What is a “preliminary hearing” in a felony case?
You or someone you love was just charged with a felony and have been taken to the jail, waiting to see the judge. You go to court that evening and the judge enters a “not guilty” plea and then reschedules your case for a couple days later, for what the judge calls a “preliminary hearing.” You walk out of the courtroom mystified, wondering what in the world is a preliminary hearing.
When someone is charged with a felony, the law says they’re entitled to a “preliminary hearing,” which is a kind of pretrial hearing to test the strength of the felony charge. A District Attorney has up to six months to decide if the charge will be treated as a felony and handled in county or Supreme Court, or reduced to a misdemeanor and handled in a city, town, or village court. Because of that, someone could be sitting in the jail for up to six months, even though they committed no felony at all, and maybe is innocent altogether.
The law allows a preliminary hearing when three conditions are met: (i) the accused is charged with a felony, (ii) the accused is held in jail on that felony, and (iii) the accused has not been indicted. If any one of these conditions is not met, then there will be no preliminary hearing.
At a preliminary hearing, the prosecutor must offer sworn testimony, in non-hearsay format, that establishes that the accused committed some felony (not necessarily the one he or she is charged with). If the DA can show that, the court “binds over” the arrested person for action by the grand jury, and transfers its file to County Court (upstate New York) or Supreme Court (New York City). That doesn’t mean that the matter will stay a felony, because the DA still has the remainder of that six month period to reduce the felony charge to a misdemeanor and return it to the local court. In fact, sometimes doing the preliminary hearing shows the DA that the case is weak and should be reduced from a felony.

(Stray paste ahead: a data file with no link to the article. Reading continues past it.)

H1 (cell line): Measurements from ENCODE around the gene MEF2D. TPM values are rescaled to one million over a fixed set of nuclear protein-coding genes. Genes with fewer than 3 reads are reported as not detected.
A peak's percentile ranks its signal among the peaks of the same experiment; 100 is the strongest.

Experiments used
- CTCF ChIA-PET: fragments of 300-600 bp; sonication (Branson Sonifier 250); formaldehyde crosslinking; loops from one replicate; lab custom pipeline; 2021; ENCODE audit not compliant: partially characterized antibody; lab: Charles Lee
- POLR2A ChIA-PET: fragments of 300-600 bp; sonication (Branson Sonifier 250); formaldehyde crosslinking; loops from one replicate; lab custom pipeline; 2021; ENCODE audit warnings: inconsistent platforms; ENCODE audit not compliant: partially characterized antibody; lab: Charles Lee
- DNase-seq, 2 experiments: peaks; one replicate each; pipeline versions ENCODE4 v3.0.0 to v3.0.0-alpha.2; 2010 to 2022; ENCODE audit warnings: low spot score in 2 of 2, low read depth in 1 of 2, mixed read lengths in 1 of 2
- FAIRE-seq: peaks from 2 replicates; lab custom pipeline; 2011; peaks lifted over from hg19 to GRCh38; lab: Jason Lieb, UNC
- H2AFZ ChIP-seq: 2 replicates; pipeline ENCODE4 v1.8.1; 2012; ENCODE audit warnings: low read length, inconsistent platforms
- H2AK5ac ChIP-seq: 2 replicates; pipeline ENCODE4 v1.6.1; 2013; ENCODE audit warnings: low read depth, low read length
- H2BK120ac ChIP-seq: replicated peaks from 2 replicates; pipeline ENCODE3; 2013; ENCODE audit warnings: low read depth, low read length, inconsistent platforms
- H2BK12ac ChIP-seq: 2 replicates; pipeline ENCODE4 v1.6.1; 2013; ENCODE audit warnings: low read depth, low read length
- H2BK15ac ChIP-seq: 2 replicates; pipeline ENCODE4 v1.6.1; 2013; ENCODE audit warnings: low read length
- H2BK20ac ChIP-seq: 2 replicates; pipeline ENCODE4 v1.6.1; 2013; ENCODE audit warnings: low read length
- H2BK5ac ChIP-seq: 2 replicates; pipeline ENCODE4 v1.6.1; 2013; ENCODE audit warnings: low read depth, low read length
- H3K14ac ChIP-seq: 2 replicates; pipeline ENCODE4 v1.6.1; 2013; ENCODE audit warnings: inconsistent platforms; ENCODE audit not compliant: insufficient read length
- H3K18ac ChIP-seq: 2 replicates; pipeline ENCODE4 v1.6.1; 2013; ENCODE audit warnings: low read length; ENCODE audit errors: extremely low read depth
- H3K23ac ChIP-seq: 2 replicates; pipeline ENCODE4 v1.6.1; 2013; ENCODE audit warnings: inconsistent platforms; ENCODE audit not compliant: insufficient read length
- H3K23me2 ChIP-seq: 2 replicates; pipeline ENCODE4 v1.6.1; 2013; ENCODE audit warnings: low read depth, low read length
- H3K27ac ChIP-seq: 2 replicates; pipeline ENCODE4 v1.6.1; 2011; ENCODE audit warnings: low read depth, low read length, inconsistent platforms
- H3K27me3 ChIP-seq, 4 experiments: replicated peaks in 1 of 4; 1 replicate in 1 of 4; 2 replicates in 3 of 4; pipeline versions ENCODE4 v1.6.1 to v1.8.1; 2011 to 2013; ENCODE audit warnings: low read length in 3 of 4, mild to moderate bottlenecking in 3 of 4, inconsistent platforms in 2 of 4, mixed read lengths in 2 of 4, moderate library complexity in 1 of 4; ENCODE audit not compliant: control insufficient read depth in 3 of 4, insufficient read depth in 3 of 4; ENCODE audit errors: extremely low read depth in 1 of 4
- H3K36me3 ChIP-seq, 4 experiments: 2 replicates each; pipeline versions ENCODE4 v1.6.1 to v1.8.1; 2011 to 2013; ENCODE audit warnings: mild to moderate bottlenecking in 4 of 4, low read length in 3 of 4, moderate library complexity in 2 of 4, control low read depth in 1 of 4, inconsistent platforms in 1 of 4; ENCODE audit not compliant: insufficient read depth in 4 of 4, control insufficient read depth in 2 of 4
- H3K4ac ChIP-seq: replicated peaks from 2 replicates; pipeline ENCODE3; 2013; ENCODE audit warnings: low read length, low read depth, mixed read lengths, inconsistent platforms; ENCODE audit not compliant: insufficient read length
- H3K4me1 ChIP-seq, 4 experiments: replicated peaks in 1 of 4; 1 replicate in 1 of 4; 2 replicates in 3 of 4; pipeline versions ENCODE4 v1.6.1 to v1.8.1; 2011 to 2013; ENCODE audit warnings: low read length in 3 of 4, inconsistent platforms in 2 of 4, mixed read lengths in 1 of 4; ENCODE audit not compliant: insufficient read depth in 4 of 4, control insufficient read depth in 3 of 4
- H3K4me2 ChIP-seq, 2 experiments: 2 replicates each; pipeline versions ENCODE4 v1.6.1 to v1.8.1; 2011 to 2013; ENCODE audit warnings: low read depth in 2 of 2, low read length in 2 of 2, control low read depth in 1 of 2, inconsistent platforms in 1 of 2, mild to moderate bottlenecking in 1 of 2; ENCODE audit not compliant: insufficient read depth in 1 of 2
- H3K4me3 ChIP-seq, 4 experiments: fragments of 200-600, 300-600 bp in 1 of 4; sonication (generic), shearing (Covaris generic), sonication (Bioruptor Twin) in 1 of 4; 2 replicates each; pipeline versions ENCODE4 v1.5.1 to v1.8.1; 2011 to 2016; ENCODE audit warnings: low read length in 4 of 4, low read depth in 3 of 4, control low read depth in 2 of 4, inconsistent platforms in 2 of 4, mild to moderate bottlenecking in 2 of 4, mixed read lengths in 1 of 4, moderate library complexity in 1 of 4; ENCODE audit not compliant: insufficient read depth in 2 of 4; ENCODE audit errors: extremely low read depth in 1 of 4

Because the preliminary hearing is the defendant’s right, our philosophy is that you should never give up your preliminary hearing unless you are receiving something in return. After all, how many rights is the DA going to give up for nothing? What are some things that you can receive in exchange for giving up your preliminary hearing? The DA could agree to a certain amount of bail that the defendant knows he or she can post, thus guaranteeing released from jail. Or, the DA could agree that the sentence will be capped at a certain level if there is a plea bargain, which would be significantly lower than the defendant’s maximum exposure if convicted after trial. Those might be things that are worth giving up a preliminary hearing, but every case is different.
Of course, there are other circumstances where someone might wish to voluntarily give up their preliminary hearing. Let’s say someone is on probation or parole and gets arrested for a new felony. Typically, they will be in jail for two reasons: the new felony charge and a violation of their probation/parole. If they insist on having their preliminary hearing, instead of waiving it, the DA will typically say to the judge, “we are not moving forward with a preliminary hearing, judge. Released the accused on the felony charge.” That sounds good, until you remember that the person arrested is also being held in the jail on the probation/parole violation. In other words, they are out of jail on the felony charge, but still in jail on the violation of probation/parole. That means the arrested person will not be leaving the jail, but also will not be earning jail time credit toward the felony if there is ultimately a conviction for the felony or a lesser charge.
Preliminary hearings are an important stage in a criminal case. It is an opportunity to put a witness, often a police officer or the person accusing you of a crime, on the witness stand and cross examine them under oath to cement their testimony. It should not be given up lightly, and should be approached very seriously and with much preparation. If you’re facing a felony charge and have a preliminary hearing scheduled, give us a call at 518-283-3000.